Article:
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Making the dish: Dover Sole

March 1, 2011
By Wendy Monro

When I was little, I used to go to this great Mexican restaurant in California.

I can't remember the name of the restaurant, but I remember the guacamole. I always ordered guacamole because it was like dinner and a show.

The server would wheel over a cart loaded with all kinds of goodies: avocados, jalapenos, cilantro, tomatoes, onions, and more. Right in front of the table, the server would make the guacamole according to my liking.

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Dover Sole with broccoli and potatoes.

I would tell him how much of each ingredient I wanted and he would mix it all together. At last, he would place a large bowl of the most delicious guacamole in the center of the table.

The experience was so much more special than just ordering a bowl of guacamole because it had your own twist to it. It was personalized. I absolutely loved this.

Claud had a similar experience when he was young.

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He has told me many times that ordering Dover Sole was a dish he could have at a restaurant only on special occasions. It was very fancy.

Once someone at the table ordered this fish, everyone was in for a real treat.

The server would bring over the fish and prepare it right at the table in front of your whole party.

The server fried the fish at the table. After frying it for a couple of minutes, he or she could easily fillet it. Dover Sole is known for how easy it is to fillet.

However, watching it was still exciting.

Then, the server would add two teaspoons of Cointreau and light this on fire. After a brief pyrotechnic display, the fish was ready to eat. All it needed was a wine and butter sauce drizzled over the warm fish. I could just imagine how exciting this must have been for Claud to watch when he was a child.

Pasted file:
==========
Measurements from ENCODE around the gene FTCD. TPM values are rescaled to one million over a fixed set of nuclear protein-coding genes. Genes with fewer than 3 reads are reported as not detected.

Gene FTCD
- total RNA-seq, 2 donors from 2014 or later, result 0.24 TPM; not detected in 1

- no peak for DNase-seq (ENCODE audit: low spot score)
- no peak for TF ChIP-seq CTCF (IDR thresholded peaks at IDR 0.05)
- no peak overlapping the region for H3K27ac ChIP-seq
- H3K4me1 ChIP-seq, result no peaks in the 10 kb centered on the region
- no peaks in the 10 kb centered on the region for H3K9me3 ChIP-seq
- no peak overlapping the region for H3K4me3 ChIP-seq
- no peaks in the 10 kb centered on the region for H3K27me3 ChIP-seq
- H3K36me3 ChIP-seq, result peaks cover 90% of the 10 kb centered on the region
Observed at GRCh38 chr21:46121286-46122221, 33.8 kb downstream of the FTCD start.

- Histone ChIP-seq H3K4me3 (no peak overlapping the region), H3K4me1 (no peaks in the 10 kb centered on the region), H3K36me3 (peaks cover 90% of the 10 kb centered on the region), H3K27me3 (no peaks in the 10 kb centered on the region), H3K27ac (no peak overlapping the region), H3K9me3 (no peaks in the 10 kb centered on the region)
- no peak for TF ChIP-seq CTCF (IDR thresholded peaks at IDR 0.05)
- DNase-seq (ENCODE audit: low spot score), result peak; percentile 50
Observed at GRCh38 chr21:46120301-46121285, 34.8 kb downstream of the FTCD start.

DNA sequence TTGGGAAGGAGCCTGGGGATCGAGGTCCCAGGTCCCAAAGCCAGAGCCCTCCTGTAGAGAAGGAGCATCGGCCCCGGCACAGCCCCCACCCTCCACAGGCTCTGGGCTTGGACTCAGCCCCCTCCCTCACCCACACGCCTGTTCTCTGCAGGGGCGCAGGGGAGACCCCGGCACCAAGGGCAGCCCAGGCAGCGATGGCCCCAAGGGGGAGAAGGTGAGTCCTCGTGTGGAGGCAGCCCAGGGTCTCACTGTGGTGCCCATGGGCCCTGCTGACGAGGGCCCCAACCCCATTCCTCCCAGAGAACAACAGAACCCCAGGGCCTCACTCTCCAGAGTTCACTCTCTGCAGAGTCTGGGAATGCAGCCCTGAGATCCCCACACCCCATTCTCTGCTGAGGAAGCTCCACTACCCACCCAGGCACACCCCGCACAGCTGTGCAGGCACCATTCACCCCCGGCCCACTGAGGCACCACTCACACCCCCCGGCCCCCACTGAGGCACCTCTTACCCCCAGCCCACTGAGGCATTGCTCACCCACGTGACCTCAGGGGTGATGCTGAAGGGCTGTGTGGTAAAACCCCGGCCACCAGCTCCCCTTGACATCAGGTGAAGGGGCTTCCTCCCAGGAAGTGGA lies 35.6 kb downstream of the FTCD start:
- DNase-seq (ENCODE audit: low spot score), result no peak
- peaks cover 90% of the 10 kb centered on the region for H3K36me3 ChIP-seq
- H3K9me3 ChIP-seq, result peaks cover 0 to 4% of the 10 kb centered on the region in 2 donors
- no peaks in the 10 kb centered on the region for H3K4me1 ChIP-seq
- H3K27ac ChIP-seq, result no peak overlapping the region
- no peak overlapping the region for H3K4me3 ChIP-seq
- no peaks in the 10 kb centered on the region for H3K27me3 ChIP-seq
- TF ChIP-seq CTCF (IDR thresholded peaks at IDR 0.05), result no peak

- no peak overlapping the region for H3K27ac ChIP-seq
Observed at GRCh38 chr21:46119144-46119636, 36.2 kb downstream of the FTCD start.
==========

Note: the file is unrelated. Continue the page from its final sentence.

I try to make fish for my family at least two times a week. Sometimes I just keep it frozen and have it to pull out whenever I make it.

Other times, I try to buy it fresh at the seafood section of the market. A couple of days ago, while browsing through the display of seafood at my local market, I spotted Dover Sole.

Hmmm, I thought. I'd like to try making this at home.

I had never tasted Dover Sole before; but, I remembered Claud's story and thought we should give this fish a try.

I was surprised at how thin the fillets were. They were already filleted, so I wasn't able to test out how easy they are to fillet. Oh well.

This fish is called Dover Sole because the English fishing port in Dover was where the most sole was sold in the 19th Century. It must have been a very popular fish in England.

Once I got the fish home, I decided to make it a bit differently. Flambing food is too scary for me.

Claud does this every once in a while and it makes me very nervous. He gets the fire so high, it almost reaches the ceiling. He thinks it's fun; but, I think it is risky. I would instead place a little bit of flour on the fish and lightly fry it to brown it on both sides. Then, I would bake it for a few minutes in the oven. However, I wouldn't forgo the wine and butter sauce. That tradition needed to remain intact.

I made a simple and tasty sauce out of butter, white wine, and parsley. I was really impressed with how good Dover Sole tastes. The mild, buttery flavor was delicious. Because the fillets are super thin, they cook quickly.

If you see Dover Sole in your market, I highly recommend it. It's easy to make and tastes so good.

 
 

 

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